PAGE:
New Kings Cross Station: Review

Today I walked into the new concourse of Kings Cross Station, one month after its opening expecting shops, a wider ticket hall and a more pleasant experience. Did it live up to my expectations? Read to find out.

Stepping off the Circle line platform at Kings Cross St Pancras and ready to make my way to Kings Cross station, one thing became immediately apparent: there was no new step-free access. The TfL website says that Kings Cross is used by more passengers per year than Heathrow Airport, considering that it is a major interchange with national and international trains people are lugging huge suitcases up and down stairs. This is unacceptable. There are places where a couple of escalators really are needed. Or lifts. Simply having stairs is unacceptable and some of the staircases are so wide than an escalator could easily be added.

Once I'd finally walked what felt like half a mile to the new entrance of St. Pancras I encountered those slow-moving escalators that give you a feeling of amazement as you moving into the station: no-doubt these are also to ease the flow of people moving into the station. Once eventually in a find myself amongst shops and a turn to the left revealed the station itself.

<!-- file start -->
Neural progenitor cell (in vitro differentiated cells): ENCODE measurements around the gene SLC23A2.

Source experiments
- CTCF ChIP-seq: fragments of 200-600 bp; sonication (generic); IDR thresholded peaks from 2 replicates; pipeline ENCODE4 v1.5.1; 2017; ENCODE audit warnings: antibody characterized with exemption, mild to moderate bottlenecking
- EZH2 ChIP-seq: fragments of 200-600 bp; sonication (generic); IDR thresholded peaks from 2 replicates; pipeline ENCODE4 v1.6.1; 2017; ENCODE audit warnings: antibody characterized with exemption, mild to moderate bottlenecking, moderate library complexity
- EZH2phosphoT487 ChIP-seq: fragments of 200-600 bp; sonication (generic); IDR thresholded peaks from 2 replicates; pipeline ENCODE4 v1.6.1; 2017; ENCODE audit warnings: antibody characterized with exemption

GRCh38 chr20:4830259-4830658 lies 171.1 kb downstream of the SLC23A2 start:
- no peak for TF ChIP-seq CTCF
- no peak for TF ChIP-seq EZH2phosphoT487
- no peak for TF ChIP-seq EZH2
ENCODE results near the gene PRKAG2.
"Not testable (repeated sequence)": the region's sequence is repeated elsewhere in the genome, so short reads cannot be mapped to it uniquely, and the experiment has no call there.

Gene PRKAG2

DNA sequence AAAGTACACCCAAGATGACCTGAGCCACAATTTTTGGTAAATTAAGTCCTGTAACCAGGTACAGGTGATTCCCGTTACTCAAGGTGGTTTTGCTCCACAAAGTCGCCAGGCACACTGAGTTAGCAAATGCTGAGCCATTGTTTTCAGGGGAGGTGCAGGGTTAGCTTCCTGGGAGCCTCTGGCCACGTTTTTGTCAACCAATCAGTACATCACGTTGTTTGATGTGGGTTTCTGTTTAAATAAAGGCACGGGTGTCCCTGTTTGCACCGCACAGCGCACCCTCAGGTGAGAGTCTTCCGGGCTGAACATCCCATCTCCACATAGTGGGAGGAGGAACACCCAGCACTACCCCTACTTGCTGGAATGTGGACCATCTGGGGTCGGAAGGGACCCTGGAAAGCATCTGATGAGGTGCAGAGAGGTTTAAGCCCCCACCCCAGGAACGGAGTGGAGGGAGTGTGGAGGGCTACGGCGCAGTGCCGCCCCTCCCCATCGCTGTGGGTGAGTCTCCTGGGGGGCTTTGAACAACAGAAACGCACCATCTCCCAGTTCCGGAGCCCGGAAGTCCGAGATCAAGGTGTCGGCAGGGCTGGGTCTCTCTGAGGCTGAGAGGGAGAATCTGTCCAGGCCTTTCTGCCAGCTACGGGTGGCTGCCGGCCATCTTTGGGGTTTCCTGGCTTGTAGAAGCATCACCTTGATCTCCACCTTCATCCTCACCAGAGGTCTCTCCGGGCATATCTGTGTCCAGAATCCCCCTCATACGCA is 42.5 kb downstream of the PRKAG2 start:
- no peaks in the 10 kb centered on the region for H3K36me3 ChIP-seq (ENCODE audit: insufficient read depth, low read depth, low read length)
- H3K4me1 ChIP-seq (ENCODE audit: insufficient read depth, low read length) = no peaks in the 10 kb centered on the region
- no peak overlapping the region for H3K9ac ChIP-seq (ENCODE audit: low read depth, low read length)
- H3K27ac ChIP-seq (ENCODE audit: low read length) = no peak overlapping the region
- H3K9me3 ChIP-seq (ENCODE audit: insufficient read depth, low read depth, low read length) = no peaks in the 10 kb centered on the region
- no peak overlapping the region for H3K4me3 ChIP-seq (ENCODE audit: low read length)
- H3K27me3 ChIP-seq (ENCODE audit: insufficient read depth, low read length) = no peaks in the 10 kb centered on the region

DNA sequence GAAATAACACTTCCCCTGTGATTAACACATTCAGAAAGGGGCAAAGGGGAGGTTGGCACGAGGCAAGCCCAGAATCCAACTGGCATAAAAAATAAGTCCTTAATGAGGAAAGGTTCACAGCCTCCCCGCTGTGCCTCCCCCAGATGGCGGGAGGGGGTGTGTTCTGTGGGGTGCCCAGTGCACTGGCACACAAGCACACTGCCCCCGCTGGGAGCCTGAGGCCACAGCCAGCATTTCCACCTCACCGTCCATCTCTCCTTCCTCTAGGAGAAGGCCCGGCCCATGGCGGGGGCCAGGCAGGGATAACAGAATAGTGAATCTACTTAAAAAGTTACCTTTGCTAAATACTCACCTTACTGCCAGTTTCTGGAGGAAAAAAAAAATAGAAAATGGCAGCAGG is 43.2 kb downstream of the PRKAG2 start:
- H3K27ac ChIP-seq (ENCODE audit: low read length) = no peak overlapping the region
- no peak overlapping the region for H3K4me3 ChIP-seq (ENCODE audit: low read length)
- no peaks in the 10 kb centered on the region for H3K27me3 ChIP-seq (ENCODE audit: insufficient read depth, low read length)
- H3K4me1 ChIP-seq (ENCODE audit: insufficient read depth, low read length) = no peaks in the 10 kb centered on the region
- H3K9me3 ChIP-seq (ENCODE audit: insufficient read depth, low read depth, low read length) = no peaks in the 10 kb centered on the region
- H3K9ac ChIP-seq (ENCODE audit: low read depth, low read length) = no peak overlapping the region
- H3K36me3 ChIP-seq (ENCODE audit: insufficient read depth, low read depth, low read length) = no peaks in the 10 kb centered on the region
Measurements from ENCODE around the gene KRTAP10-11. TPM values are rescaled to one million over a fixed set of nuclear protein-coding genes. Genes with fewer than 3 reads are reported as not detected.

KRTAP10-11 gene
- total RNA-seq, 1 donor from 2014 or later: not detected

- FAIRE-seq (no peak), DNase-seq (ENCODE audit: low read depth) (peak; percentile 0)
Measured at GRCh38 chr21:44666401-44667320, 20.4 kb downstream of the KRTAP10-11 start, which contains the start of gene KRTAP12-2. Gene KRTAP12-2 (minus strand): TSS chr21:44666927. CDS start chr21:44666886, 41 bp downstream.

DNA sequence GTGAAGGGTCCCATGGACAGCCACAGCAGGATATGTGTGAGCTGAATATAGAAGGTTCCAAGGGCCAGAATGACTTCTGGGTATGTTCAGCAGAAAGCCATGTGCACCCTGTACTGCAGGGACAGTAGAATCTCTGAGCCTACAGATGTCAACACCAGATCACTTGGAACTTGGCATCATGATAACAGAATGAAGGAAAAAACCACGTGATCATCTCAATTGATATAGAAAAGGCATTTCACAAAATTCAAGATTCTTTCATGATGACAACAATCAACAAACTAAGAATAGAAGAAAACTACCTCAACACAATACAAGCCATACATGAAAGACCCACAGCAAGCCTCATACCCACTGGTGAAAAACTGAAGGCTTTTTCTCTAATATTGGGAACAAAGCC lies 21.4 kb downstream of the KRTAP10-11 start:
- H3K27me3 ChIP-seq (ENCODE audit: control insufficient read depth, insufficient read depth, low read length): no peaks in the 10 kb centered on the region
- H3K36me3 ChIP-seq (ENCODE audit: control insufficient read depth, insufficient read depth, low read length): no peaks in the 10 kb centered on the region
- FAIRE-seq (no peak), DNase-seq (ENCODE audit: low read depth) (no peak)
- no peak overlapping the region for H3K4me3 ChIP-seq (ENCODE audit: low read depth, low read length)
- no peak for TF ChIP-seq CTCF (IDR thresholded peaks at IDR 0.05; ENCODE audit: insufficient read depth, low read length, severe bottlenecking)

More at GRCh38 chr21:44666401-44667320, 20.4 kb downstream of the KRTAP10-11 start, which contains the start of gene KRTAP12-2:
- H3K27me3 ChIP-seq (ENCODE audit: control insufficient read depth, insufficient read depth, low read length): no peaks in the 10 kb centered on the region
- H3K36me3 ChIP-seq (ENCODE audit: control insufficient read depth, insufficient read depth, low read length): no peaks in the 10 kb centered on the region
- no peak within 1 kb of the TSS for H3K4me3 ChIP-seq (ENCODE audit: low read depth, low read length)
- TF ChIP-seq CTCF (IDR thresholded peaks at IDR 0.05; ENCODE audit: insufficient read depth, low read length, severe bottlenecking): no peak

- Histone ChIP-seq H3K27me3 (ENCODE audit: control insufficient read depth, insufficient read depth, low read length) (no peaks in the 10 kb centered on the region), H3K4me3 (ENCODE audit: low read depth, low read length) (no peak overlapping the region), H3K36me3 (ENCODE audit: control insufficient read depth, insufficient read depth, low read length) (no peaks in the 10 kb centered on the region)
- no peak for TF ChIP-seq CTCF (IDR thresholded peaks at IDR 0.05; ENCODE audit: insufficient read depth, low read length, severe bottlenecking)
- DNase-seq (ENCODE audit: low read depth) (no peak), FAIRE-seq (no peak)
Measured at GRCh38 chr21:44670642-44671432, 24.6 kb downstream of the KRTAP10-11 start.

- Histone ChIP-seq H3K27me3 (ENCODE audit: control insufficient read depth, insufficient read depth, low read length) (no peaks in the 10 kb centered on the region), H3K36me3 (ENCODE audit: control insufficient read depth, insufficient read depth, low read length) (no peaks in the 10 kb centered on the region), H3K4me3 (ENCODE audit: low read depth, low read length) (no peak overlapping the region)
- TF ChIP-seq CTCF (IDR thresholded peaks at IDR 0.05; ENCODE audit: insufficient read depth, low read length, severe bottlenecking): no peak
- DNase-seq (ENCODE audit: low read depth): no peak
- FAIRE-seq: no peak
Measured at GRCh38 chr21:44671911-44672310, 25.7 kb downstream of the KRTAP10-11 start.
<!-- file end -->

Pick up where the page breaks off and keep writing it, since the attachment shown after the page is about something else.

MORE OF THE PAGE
It is be-a-u-tiful. The new roof and the size of the station create a totally new atmosphere: more relaxed, more like travelling on the eurostar. If you are on the food court on the first floor there is also a passageway above the station that takes you to the platforms: not very many people used it and I was able to be on the train much quicker than everyone else by using it though I am sure this will change over time.

After the initially wow of the architecture of the station, I began to notice a few niggles:

1. There appears to be less seating than before... or at least less than I imagined there would be. There is a lot of space which could be used for seating - where people have currently opted to stand for example - which is simply going to waste.

2. The train announcements are quieter due to the immense size of the station: more speakers would solve this. I could hear them but I could imagine people with hearing difficulties struggling.

3. The departure boards are now very high up: it could be hard for those with bad vision to see the boards.

I suppose all of my niggles involve people with some kind of impairment...and if I thought of them, the designers should have too.

My final niggle is one which just seems inherent to the station, rail travel and in particular to East Coast: announce the platforms earlier and it stops people running across the station like lunatics. Further research in this topic has led me to believe this a problem caused by Network Rail and its signallers and not the station...but why does East Coast always seem to be the slowest then...


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